Airfield Models - Wing Construction Example

Make Servo Mounts and Hatches for a Model Airplane Wing

January 21, 2009

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Airfield Models ( Servo Mounts and Hatches for a Model Aircraft Wing

I have stopped timing the wing construction at this point.  I worked on the hatches at various stages over a couple of days and lost track of time so often that I couldn't give an accurate estimate.  My intention was to show that building time is not dependent on glue.  It is mostly in parts fabrication, dry-fitting and other preparation.

The hatches turned out to be more complicated than anticipated.  I originally planned to use Futaba S3002 metal-gear, mini servos for the flaps and ailerons.  These servos have (depending on who's specs you believe) 52 inch-ounces of torque.  They also weigh (again, specs from different sources vary) 1.27 ounces each.  That is over 5 ounces in servos alone not counting the hardware, extensions etc.  It also is a combined total of 208 ounce-inches of torque for the ailerons on a .40 size aircraft.

Because of the bearing in the top of these servos, the arm is slightly higher than a non-bearing servo.  The hatch cover requires a hole that will allow the portion of the servo case around the output shaft to go through it.

I ended up using JR C341 mini servos that do not have a bearing.  These are rated at 31 ounce-inches of torque and weigh .67 ounces roughly half as much as the Futaba servos.  However, the servo case is flat on top.  Mounting the servo so the shaft sticks through the hatch cover does not give the necessary clearance between the servo arm and the cover.  This left me in a quandary.

A lot of people mount their servos on the side with the arm coming out of a slot.  I have had nothing but problems with this set up.  First, it is tedious getting the geometry set up.  Second, I have yet to be able to use the full throw of the servo without it binding.  I usually end up having to dial down the end points to 50-60% which is not good.

I decided I was going to use my preferred setup even though it made building the hatch covers much more difficult.  I could have cut the plywood doublers before laminating them to the covers, but at that time I did not realize there was going to be a problem.  I ended up having to use a router after the fact.  If I had cut them out before hand it would have made the entire job easier.

Although it is not clear in these images, I located the servos in bays that also have hinge support blocks.  This decision was made so that the control horns would be located close to a hinge which reduces slop in the control setup.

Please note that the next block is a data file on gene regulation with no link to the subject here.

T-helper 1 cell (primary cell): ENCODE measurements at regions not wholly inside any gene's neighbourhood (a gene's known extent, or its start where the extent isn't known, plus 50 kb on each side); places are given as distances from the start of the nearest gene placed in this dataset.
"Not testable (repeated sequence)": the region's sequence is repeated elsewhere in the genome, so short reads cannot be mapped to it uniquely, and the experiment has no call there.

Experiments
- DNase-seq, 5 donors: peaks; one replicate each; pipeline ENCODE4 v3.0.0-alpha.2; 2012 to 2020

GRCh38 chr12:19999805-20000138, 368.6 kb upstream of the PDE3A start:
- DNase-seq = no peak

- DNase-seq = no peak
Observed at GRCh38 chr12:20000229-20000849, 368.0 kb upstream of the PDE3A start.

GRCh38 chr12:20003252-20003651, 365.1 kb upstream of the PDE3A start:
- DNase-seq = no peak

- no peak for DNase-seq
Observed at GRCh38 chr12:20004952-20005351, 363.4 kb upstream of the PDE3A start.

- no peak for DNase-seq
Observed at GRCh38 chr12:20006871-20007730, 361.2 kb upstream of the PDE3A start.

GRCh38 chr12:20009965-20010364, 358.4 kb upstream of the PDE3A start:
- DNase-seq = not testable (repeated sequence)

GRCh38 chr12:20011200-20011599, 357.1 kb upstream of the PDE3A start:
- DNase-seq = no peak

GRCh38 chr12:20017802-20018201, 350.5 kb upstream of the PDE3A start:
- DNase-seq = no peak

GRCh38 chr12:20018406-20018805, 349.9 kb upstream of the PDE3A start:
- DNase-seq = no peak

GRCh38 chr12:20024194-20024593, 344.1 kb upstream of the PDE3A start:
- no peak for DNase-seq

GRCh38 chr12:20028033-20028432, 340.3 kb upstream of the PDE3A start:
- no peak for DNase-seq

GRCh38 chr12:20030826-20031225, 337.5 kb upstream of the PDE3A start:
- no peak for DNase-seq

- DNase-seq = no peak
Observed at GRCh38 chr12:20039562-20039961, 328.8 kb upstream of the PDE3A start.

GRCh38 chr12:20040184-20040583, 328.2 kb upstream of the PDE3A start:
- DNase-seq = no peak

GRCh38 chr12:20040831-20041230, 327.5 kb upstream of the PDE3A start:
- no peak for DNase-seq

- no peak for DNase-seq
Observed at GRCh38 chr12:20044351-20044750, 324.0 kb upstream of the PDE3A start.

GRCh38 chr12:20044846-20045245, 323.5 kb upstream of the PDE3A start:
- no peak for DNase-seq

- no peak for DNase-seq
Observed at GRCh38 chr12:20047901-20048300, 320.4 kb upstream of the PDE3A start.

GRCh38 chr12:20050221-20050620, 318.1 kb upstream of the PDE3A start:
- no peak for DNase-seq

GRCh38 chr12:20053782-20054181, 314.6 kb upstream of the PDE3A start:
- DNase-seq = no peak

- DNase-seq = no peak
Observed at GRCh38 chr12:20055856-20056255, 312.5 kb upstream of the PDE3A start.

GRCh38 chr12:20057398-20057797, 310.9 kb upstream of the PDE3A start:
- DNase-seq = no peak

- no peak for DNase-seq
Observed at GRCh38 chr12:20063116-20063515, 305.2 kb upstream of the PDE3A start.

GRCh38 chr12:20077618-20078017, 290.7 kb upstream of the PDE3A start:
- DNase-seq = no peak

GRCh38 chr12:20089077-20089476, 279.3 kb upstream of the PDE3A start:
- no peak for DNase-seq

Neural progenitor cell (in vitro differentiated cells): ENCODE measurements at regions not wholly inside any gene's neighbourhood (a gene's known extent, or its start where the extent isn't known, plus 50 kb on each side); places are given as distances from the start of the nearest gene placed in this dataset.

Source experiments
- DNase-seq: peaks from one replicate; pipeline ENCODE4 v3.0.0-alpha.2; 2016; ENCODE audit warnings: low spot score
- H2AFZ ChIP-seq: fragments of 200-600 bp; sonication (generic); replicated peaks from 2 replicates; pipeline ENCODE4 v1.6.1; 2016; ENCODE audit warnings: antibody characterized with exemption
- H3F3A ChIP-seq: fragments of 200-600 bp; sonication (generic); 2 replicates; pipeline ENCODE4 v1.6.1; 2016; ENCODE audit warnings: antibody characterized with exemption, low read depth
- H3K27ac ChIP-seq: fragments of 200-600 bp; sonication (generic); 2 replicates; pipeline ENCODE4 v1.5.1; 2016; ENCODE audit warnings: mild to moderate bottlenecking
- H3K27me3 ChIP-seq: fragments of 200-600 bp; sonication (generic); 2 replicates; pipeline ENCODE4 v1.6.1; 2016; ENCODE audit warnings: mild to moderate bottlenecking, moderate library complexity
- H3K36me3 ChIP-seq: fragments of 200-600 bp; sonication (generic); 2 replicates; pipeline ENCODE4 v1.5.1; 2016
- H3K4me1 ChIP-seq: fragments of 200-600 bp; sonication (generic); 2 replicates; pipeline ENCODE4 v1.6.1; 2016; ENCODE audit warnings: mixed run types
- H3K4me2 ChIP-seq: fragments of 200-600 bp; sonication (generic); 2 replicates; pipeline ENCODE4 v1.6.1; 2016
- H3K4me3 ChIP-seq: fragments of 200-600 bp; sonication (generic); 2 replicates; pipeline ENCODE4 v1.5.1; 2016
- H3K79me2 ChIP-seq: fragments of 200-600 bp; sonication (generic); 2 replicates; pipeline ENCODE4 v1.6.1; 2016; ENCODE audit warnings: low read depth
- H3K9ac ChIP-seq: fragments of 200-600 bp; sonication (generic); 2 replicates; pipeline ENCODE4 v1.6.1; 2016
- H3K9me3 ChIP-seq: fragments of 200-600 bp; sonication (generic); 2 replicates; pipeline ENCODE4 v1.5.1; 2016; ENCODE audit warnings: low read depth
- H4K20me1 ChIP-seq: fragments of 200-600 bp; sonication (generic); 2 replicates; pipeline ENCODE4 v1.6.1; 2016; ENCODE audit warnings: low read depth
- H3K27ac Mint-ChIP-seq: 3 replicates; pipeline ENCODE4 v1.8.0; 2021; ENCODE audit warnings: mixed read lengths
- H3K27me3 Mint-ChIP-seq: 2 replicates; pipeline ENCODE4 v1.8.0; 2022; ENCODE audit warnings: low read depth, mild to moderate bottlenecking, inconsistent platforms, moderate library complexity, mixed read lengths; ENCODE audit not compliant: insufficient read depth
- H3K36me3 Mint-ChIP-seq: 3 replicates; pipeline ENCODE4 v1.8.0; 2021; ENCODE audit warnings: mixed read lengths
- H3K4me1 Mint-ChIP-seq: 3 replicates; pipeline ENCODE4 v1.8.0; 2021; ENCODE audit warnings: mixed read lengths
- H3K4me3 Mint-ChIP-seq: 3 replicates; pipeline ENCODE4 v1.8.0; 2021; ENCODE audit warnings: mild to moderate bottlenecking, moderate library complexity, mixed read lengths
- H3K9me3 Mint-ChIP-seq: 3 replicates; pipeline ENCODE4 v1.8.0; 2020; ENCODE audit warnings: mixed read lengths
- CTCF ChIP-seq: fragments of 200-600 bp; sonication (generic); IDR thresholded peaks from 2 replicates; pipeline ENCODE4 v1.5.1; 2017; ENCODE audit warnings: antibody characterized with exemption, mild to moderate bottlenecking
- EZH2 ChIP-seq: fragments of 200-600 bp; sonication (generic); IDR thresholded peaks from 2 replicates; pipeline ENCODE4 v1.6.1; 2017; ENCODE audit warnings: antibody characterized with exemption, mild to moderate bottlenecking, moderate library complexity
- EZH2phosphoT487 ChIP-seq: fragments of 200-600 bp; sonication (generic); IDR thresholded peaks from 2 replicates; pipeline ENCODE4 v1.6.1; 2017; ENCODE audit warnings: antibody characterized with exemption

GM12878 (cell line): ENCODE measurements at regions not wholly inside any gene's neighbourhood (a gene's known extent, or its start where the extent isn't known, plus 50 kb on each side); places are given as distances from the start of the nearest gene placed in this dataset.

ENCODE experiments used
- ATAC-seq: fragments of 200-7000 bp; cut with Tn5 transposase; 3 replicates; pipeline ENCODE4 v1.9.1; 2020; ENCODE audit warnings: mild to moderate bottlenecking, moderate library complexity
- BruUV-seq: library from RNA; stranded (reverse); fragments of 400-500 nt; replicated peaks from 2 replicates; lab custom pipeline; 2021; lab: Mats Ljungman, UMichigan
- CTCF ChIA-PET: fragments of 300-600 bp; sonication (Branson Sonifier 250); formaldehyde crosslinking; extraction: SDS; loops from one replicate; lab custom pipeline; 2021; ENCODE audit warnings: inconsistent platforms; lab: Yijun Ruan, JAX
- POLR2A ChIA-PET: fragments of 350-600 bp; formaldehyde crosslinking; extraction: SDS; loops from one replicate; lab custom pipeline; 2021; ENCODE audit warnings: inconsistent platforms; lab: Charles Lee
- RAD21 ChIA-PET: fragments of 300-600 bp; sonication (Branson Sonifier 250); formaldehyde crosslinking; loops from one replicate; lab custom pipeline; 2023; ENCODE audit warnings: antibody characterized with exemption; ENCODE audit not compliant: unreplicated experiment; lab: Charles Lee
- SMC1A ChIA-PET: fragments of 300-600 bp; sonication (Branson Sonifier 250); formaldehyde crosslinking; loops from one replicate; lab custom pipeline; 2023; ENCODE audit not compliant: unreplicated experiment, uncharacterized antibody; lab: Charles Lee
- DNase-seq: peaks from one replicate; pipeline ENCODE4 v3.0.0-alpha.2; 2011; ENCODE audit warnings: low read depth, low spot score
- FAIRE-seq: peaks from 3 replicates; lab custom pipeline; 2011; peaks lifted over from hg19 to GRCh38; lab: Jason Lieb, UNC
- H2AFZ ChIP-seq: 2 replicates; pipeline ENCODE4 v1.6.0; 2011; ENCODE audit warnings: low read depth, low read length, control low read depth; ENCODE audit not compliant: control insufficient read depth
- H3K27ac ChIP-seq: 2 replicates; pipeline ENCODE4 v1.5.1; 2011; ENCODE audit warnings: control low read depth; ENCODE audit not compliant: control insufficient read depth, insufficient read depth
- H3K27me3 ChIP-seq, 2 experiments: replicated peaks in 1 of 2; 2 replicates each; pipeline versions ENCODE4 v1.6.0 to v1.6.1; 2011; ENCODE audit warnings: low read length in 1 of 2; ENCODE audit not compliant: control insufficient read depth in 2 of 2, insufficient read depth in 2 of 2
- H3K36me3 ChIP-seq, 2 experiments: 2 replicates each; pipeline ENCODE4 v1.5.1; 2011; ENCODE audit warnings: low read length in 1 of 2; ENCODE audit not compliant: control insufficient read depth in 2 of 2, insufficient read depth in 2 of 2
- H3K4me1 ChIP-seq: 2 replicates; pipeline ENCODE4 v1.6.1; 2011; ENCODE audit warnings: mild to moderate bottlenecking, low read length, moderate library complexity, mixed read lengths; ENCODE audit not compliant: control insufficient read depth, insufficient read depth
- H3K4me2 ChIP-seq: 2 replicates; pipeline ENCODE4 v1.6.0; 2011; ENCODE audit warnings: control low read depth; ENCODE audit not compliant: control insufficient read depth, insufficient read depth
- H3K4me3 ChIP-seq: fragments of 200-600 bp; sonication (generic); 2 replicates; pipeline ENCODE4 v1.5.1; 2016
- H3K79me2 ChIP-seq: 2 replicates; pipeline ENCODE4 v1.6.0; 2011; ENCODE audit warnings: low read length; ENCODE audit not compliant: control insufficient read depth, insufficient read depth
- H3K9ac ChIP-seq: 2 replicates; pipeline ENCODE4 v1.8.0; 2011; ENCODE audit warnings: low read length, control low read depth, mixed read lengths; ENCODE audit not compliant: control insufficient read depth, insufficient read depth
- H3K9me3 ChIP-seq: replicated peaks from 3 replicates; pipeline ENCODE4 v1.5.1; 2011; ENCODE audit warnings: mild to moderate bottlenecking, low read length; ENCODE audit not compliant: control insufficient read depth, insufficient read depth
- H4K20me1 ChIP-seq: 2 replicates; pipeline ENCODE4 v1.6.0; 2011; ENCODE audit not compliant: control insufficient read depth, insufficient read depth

Make a template to locate the corners of the hatches.  Push pins through the sheeting. The first job is to cut the hatches from the wing skin.  The hatches are located partly in the inlays so it is not an option to cut the area out, discard it and cut hatches from plywood which is my usual method.

A template cut from plywood ensures the hatches are consistent in size.  I am avoiding making any type of pencil marks on the skins because the wing is receiving a natural finish and the skins are already sanded.

A pin is used to mark the four corners of each hatch.  The forward corners are the intersection of the spar and rib.  The rear corners are marked using the template.

The pin holes clearly mark the hatch outlines. The four pin holes that mark the corners of the hatch cover.  A flexible ruler makes it easier to cut in the chord-wise direction.
Carefully cut out the hatches with a sharp hobby knife. Use a very sharp knife to cut the hatches.  I strongly suggest that you do not attempt to use a saw on a moto-tool or similar method.  It is just too easy to have a miscut ruin the hatch cover or the skin.
All four hatch cut-outs. All the hatches have been cut out.  Up to now the job has gone fairly quickly approximately thirty minutes.
Glue hardwood rails to the ribs to mount the hatches. Normally I discard the wood cut from the skin and make a hatch cover from aircraft ply of the same thickness as the skin.  In this case the plywood doublers are laminated to the hatch covers which increases their thickness.  That means I can not simply lay the hatch mounts against the inner wing skin or the hatches will not sit flush with the skin.

Several fittings and adjustments get the mounts positioned so that they are in the same plane and the hatch flush with the skin.

If you look closely you can see a piece of plywood on the outboard side of the right-most rib.  It is simply a clamp block to prevent the clamps from crushing the soft balsa wood rib.